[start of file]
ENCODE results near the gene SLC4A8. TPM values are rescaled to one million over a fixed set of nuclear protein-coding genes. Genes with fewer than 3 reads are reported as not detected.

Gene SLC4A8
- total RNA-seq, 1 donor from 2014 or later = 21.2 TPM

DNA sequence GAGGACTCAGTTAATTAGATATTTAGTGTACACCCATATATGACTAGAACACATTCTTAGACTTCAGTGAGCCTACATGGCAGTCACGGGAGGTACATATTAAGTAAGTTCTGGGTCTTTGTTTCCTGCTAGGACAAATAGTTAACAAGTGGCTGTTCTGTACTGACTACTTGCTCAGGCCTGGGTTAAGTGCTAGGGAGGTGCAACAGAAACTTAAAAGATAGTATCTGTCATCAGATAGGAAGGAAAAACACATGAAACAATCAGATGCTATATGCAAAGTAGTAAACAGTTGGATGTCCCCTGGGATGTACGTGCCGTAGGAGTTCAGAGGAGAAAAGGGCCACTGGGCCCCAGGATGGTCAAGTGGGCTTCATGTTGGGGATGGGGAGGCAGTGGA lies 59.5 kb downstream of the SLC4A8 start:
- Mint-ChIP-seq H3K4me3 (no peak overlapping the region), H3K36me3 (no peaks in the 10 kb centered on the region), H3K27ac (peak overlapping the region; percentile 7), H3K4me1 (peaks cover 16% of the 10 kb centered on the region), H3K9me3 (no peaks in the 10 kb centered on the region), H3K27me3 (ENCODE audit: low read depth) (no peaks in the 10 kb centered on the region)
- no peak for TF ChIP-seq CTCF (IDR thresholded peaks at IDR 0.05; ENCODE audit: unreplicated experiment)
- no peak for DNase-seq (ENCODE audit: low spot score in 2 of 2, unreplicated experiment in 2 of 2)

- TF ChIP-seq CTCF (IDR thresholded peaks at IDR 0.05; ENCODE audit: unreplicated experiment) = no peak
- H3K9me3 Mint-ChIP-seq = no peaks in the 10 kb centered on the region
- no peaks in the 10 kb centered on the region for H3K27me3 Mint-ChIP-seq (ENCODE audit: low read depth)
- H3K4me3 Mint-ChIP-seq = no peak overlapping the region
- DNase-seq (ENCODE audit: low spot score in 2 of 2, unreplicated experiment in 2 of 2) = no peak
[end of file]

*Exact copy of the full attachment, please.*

ENCODE results near the gene SLC4A8. TPM values are rescaled to one million over a fixed set of nuclear protein-coding genes. Genes with fewer than 3 reads are reported as not detected.

Gene SLC4A8
- total RNA-seq, 1 donor from 2014 or later = 21.2 TPM

DNA sequence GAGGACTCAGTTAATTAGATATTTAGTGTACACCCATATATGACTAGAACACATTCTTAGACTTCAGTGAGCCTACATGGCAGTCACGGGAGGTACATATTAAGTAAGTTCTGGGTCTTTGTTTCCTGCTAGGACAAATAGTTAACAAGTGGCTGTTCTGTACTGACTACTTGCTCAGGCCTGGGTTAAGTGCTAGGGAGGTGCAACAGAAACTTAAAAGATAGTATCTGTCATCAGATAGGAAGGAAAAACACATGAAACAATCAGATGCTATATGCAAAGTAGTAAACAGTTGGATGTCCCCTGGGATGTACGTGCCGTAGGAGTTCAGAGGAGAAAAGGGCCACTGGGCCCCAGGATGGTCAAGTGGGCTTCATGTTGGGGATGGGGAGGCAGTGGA lies 59.5 kb downstream of the SLC4A8 start:
- Mint-ChIP-seq H3K4me3 (no peak overlapping the region), H3K36me3 (no peaks in the 10 kb centered on the region), H3K27ac (peak overlapping the region; percentile 7), H3K4me1 (peaks cover 16% of the 10 kb centered on the region), H3K9me3 (no peaks in the 10 kb centered on the region), H3K27me3 (ENCODE audit: low read depth) (no peaks in the 10 kb centered on the region)
- no peak for TF ChIP-seq CTCF (IDR thresholded peaks at IDR 0.05; ENCODE audit: unreplicated experiment)
- no peak for DNase-seq (ENCODE audit: low spot score in 2 of 2, unreplicated experiment in 2 of 2)

- TF ChIP-seq CTCF (IDR thresholded peaks at IDR 0.05; ENCODE audit: unreplicated experiment) = no peak
- H3K9me3 Mint-ChIP-seq = no peaks in the 10 kb centered on the region
- no peaks in the 10 kb centered on the region for H3K27me3 Mint-ChIP-seq (ENCODE audit: low read depth)
- H3K4me3 Mint-ChIP-seq = no peak overlapping the region
- DNase-seq (ENCODE audit: low spot score in 2 of 2, unreplicated experiment in 2 of 2) = no peak